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Activists gather in wake of West side violence

WBFO File Photo

The Stop the Violence Coalition appeared in the Black Rock-Riverside neighborhood on Tuesday. Hours earlier at a location just a few blocks away, a major brawl broke out involving dozens of people and baseball bats.

Though the coalition's rally in the neighborhood was previously scheduled, the timing proved fortuitous.

"I just want to get to the bottom of it because the overwhelming majority of the people that live here are good, decent, solid people," said Council Member Joseph Golombek of the brawl which tool place near the intersection of Tonawanda and Hamilton.

Some say as many as 80 people were involved in the fracas.

The incident highlights the need for public and private groups to take action against neighborhood violence. Roshelle Roberson, pastor of Shining Light Apostolic Ministry, is working to address that need. She and her husband  Kervin try to provide a calming presence in the neighborhood. They greet Riverside students as they walk to and from school. 

"What we want to do is create an atmosphere that will allow children to say: You know what, I'm hurting. You know whatever it is, feel free to express yourself," Roberson said.

It was a busy day for the Stop the Violence Coalition. The group had run out of money as of July 1, but the Common Council on Tuesday approved a new $150,000 contract to allow the group to continue its work in the city of Buffalo.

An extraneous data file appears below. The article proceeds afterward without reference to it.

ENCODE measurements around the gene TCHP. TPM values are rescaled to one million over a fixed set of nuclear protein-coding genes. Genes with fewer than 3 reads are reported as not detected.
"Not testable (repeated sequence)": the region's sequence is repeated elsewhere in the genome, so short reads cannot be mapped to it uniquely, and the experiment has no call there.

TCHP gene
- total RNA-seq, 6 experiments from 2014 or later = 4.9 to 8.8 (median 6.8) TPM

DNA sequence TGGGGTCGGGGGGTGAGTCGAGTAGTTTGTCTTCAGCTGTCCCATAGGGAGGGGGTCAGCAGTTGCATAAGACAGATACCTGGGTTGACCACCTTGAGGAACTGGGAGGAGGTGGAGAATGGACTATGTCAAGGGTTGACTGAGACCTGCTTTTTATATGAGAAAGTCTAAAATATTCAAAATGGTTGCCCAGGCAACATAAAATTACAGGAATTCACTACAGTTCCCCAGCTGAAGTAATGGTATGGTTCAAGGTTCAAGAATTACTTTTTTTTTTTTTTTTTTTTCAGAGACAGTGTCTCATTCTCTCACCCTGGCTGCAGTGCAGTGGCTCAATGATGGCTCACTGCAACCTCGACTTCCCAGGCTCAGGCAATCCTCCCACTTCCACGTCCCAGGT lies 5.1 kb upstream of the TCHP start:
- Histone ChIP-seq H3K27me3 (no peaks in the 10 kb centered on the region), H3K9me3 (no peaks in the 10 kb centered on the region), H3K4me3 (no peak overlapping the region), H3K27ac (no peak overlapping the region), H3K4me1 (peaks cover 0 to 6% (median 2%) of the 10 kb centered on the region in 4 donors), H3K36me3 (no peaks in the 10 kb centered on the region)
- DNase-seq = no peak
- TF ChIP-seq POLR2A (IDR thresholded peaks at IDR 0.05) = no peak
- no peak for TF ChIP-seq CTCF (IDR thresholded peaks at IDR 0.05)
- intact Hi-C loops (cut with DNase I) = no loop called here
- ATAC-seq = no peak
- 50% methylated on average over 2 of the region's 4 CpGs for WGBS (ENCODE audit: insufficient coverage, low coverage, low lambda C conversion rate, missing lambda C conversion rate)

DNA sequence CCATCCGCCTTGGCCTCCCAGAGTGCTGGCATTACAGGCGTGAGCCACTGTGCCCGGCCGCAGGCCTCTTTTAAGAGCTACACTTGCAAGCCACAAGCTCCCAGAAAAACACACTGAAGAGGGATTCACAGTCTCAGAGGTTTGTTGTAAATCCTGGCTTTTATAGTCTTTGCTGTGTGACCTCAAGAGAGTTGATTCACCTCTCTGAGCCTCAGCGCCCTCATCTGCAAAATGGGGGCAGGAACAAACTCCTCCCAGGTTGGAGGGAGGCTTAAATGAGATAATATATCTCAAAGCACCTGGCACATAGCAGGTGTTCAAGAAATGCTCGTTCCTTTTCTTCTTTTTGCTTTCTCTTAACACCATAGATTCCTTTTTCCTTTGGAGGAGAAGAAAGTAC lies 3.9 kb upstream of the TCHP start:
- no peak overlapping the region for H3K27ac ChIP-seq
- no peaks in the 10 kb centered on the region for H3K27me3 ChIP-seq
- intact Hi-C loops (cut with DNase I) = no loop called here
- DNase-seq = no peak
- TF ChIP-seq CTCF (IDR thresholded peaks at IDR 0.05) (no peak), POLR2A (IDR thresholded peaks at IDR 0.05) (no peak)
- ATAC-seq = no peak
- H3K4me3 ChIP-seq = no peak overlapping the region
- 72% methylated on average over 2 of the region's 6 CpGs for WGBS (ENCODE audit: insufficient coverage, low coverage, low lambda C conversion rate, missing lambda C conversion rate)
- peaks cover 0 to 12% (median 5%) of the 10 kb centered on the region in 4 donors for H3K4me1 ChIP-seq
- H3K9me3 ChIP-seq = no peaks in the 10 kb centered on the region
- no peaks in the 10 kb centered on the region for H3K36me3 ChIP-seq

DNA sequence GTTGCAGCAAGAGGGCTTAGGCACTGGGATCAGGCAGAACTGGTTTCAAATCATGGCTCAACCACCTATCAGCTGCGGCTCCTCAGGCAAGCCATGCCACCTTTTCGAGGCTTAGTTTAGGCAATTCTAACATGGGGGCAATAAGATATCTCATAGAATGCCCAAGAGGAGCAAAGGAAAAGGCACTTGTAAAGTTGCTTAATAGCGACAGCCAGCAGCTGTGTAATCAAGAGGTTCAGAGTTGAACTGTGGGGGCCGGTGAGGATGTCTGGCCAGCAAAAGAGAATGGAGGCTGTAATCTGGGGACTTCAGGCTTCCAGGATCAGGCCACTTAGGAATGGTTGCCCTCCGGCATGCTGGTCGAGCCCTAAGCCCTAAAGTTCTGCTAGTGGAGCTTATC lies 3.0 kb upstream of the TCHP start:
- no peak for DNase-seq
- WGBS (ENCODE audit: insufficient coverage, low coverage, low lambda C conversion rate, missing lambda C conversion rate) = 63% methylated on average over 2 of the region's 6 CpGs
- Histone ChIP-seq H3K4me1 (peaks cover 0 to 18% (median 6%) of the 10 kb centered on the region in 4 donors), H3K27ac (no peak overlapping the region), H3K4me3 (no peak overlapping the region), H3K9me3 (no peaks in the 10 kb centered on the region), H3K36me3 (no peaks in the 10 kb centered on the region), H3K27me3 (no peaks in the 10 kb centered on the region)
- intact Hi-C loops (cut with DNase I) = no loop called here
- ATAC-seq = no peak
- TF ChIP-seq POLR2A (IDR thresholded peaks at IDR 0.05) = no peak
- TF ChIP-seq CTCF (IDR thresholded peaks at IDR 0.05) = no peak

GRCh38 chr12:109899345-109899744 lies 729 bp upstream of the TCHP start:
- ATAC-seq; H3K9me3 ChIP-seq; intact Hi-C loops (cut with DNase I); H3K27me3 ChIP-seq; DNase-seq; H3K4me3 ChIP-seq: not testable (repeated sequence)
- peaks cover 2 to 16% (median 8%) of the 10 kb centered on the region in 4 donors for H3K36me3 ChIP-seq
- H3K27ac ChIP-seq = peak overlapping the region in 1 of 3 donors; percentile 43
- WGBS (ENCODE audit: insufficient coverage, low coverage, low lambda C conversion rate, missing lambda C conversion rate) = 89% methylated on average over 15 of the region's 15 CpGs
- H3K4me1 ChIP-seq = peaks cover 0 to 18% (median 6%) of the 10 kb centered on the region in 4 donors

"Our numbers were high before with homicides and shootings and, this year they're kind of down,"reported Murray Holman, the coalition's executive director.

"The pressure of last year is better than what it used to be. It takes a couple of knuckleheads to throw it off but I think we're doing much better than we did last year, I used to be at funerals every, what, 5 days last year."



Mike Desmond is one of Western New York’s most experienced reporters, having spent nearly a half-century covering the region for newspapers, television stations and public radio. He has been with WBFO and its predecessor, WNED-AM, since 1988. As a reporter for WBFO, he has covered literally thousands of stories involving education, science, business, the environment and many other issues. Mike has been a long-time theater reviewer for a variety of publications and was formerly a part-time reporter for The New York Times.